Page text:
Bankruptcy has zero impact on housing projects: investor

Bankruptcy has zero impact on housing projects: investor

(File photo)

By Lyonel Doherty

Oliver Chronicle

An investor with Oliver Landing maintains that the bankruptcy of a numbered Alberta company (formerly Prestigious Properties Inc.) has no impact on the housing project on Sawmill Road and Co-op Avenue.

Thomas Beyer assured the Chronicle that the recent bankruptcy will not affect the housing development that has seen some delays in construction.

“It has zero impact on Oliver Landing nor Oliver Heights (the new housing development on Princess Place). The companies, including 1041951 Alberta Inc. are not financially connected in any form and both OL and OH are now well managed by experienced business men.”

Scotty Grubb, CEO of Oliver Heights, clarified that Beyer is “not” an investor, director or an active managing partner of Oliver Heights

“The project is privately funded and has no financial concerns. Servicing to the lots for phase 1 will be complete in the coming weeks.”

Grubb thanked the support of the Town of Oliver for the project’s success to date.

Last week an envelope was dropped off at the Chronicle office consisting of more than a dozen pieces of paper detailing the bankruptcy of 1041951 Alberta Inc. that Beyer was involved in as a trustee. The company represented a housing project that folded due to changing economic times.

Beyer is an investor and managing partner in Oliver Landing and is founder/president of Prestigious Properties in Vancouver, according to the website.

Oliver Landing made the news this spring when delays were reported due to stop-work orders placed on the project by the Town’s building inspector. These were later cleared up, but the Chronicle began receiving concerns from the public regarding tradesmen not being paid and liens being placed on the property.

Recently it was announced by Beyer that project manager David Perehudoff was no longer involved in Oliver Landing. Instead, his new focus is Oliver Heights. Perehudoff said his passion is affordable housing, noting that Oliver Landing does not represent that goal due to market conditions.

Beyer said a new general contractor and site manager have been hired for Oliver Landing, which will put the project back on track. Three of the 12 units in phase one are already occupied and more are reportedly being sold.

But the Chronicle has learned that several tradesmen still haven’t been paid for previous work at the site.

Shawn Stevens from Lendrix Exteriors from Calgary said he is still owed $13,750 for siding work he completed there. He noted there was an agreement with Perehudoff to pay Lendrix $22,000, but only partial payments trickled through. Stevens said Perehudoff made promises but didn’t deliver, particularly in supplying all the required materials.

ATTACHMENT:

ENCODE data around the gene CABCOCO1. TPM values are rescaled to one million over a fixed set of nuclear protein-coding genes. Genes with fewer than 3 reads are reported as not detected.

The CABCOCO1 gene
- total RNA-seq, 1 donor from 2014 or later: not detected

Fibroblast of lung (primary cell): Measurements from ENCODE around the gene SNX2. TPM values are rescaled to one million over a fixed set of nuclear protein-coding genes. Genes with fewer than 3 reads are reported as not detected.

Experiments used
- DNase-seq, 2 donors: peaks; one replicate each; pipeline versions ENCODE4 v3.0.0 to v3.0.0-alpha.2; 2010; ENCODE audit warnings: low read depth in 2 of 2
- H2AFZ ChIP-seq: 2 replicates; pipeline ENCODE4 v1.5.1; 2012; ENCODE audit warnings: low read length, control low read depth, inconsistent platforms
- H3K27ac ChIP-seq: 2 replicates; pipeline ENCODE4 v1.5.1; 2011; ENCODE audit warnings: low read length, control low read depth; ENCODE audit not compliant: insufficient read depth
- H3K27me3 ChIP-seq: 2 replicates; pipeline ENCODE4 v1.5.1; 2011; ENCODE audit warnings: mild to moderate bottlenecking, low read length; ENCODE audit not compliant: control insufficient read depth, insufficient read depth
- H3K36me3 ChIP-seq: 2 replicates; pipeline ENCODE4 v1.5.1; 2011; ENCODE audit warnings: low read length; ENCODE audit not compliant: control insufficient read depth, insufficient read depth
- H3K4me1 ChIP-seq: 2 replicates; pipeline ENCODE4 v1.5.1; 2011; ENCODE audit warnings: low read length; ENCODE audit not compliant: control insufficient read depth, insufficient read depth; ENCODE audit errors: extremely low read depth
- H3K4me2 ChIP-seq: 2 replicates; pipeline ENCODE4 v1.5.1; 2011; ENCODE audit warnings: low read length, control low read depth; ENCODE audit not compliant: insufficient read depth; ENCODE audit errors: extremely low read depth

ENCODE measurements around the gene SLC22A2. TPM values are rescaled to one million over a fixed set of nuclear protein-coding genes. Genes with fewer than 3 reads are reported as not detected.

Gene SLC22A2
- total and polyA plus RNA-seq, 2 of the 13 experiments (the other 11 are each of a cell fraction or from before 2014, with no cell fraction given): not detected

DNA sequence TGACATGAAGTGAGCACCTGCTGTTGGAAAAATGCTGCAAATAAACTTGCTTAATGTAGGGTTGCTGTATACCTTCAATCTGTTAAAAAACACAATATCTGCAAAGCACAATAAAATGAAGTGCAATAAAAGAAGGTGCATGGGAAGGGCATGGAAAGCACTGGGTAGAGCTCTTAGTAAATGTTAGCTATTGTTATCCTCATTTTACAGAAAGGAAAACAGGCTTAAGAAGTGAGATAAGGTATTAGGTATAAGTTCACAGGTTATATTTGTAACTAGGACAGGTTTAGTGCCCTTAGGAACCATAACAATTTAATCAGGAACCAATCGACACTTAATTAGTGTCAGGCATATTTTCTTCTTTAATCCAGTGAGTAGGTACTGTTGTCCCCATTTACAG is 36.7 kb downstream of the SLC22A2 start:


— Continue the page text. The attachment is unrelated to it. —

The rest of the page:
“The job was going so well in the first two weeks. It was a great place to work, but it just (suddenly) went over a cliff.”

Stevens said he was planning to move to Oliver with his family after thinking he was going to do the siding on 40 units.

“It was a crap shoot waiting for materials.”

Stevens said he placed a lien on the property and is now considering small claims court.

Perehudoff said Oliver Landing had some series issues with Lendrix when that company finished the siding work. “We wanted to meet with him (Stevens) but he disappeared. The material was always there.”

Perehudoff acknowledged that people need to be paid, and when Oliver Landing doesn’t pay them, it makes him look bad. He referred all further questions about payment in arrears to Beyer.

“I stand behind my word and will meet anyone to discuss the issue at Oliver Landing or any other company I work for,” Perehudoff said. “There are always two sides to the story and sometimes one gets missed.”

Beyer acknowledged there are a few liens, but they are being paid from money in trust. He noted one is going to court over a poor paint job.

Another tradesmen told the Chronicle that he is owed more than $100,000 for his work at Oliver Landing. The man, who didn’t want to be identified, said he is speaking out in order to protect other tradespeople and companies from getting stung.

The tradesman gave the Chronicle a list of approximately 10 companies who haven’t been paid for their work on site. At least two others confirmed they are in the same boat. One Oliver company indicated it was initially owed money but Perehudoff eventually paid the bill after some wrangling.

The tradesman who’s owed more than $100,000 defended building inspector Wayde Bliss, saying he did nothing wrong by issuing the stop-work orders due to questionable standards relating to the windows and spray foam insulation.

“Wayde was in the right; he did nothing wrong there.”

The tradesman said he had high hopes for Oliver Landing when he first started working there.

“Oliver does need it but not at the cost of local businesses.”

Beyer admitted that some bad decisions were made and Oliver Landing was not well managed, but with new people and bank financing in place, they are committed to finishing the project.

He told the Chronicle they are confident that the remaining tradespeople who are owed money will be paid, noting they have already paid off several invoices.

“Construction is progressing well. My goal is to get everyone paid . . . as soon as we can.”

Beyer said he has invested more than two million dollars into the project and no one wants to see it “blow up.”








  1. Under financed project on flood land . . . what could possibly go wrong?
    There is a huge one on the other side of the canal that has started and stopped for many years.

    Bob Parker
    Rural Oliver